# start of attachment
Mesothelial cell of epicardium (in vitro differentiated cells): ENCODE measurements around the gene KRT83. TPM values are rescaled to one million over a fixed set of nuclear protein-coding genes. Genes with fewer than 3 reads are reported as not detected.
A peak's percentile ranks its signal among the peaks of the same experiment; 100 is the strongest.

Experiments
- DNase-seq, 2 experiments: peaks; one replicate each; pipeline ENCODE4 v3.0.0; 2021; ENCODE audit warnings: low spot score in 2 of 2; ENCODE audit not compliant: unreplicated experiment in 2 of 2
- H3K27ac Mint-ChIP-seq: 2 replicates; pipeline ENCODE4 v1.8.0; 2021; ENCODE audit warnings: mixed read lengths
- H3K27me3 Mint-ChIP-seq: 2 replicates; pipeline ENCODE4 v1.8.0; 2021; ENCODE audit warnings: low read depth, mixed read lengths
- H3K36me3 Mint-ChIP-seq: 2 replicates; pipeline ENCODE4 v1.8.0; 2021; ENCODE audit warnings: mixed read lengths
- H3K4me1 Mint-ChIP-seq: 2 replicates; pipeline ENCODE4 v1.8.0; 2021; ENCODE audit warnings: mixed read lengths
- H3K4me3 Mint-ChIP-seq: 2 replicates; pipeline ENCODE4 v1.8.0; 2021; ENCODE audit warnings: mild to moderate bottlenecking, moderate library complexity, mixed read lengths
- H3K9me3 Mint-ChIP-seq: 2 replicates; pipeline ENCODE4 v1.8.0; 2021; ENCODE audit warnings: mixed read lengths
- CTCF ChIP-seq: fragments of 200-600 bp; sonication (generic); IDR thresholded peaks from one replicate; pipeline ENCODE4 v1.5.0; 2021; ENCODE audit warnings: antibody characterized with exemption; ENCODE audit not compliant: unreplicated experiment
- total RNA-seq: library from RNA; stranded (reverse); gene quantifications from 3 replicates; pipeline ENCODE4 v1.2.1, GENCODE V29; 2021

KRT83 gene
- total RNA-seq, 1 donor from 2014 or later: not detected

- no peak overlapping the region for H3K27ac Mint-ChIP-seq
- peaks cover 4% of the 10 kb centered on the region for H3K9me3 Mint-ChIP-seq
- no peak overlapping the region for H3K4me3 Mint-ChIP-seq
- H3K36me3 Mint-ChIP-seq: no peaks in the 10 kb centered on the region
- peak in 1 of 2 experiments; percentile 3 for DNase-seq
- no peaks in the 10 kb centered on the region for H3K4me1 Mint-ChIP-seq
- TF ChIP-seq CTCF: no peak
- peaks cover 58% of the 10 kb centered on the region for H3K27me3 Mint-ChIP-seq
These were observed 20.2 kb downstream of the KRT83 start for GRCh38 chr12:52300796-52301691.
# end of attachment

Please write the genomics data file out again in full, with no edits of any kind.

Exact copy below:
Mesothelial cell of epicardium (in vitro differentiated cells): ENCODE measurements around the gene KRT83. TPM values are rescaled to one million over a fixed set of nuclear protein-coding genes. Genes with fewer than 3 reads are reported as not detected.
A peak's percentile ranks its signal among the peaks of the same experiment; 100 is the strongest.

Experiments
- DNase-seq, 2 experiments: peaks; one replicate each; pipeline ENCODE4 v3.0.0; 2021; ENCODE audit warnings: low spot score in 2 of 2; ENCODE audit not compliant: unreplicated experiment in 2 of 2
- H3K27ac Mint-ChIP-seq: 2 replicates; pipeline ENCODE4 v1.8.0; 2021; ENCODE audit warnings: mixed read lengths
- H3K27me3 Mint-ChIP-seq: 2 replicates; pipeline ENCODE4 v1.8.0; 2021; ENCODE audit warnings: low read depth, mixed read lengths
- H3K36me3 Mint-ChIP-seq: 2 replicates; pipeline ENCODE4 v1.8.0; 2021; ENCODE audit warnings: mixed read lengths
- H3K4me1 Mint-ChIP-seq: 2 replicates; pipeline ENCODE4 v1.8.0; 2021; ENCODE audit warnings: mixed read lengths
- H3K4me3 Mint-ChIP-seq: 2 replicates; pipeline ENCODE4 v1.8.0; 2021; ENCODE audit warnings: mild to moderate bottlenecking, moderate library complexity, mixed read lengths
- H3K9me3 Mint-ChIP-seq: 2 replicates; pipeline ENCODE4 v1.8.0; 2021; ENCODE audit warnings: mixed read lengths
- CTCF ChIP-seq: fragments of 200-600 bp; sonication (generic); IDR thresholded peaks from one replicate; pipeline ENCODE4 v1.5.0; 2021; ENCODE audit warnings: antibody characterized with exemption; ENCODE audit not compliant: unreplicated experiment
- total RNA-seq: library from RNA; stranded (reverse); gene quantifications from 3 replicates; pipeline ENCODE4 v1.2.1, GENCODE V29; 2021

KRT83 gene
- total RNA-seq, 1 donor from 2014 or later: not detected

- no peak overlapping the region for H3K27ac Mint-ChIP-seq
- peaks cover 4% of the 10 kb centered on the region for H3K9me3 Mint-ChIP-seq
- no peak overlapping the region for H3K4me3 Mint-ChIP-seq
- H3K36me3 Mint-ChIP-seq: no peaks in the 10 kb centered on the region
- peak in 1 of 2 experiments; percentile 3 for DNase-seq
- no peaks in the 10 kb centered on the region for H3K4me1 Mint-ChIP-seq
- TF ChIP-seq CTCF: no peak
- peaks cover 58% of the 10 kb centered on the region for H3K27me3 Mint-ChIP-seq
These were observed 20.2 kb downstream of the KRT83 start for GRCh38 chr12:52300796-52301691.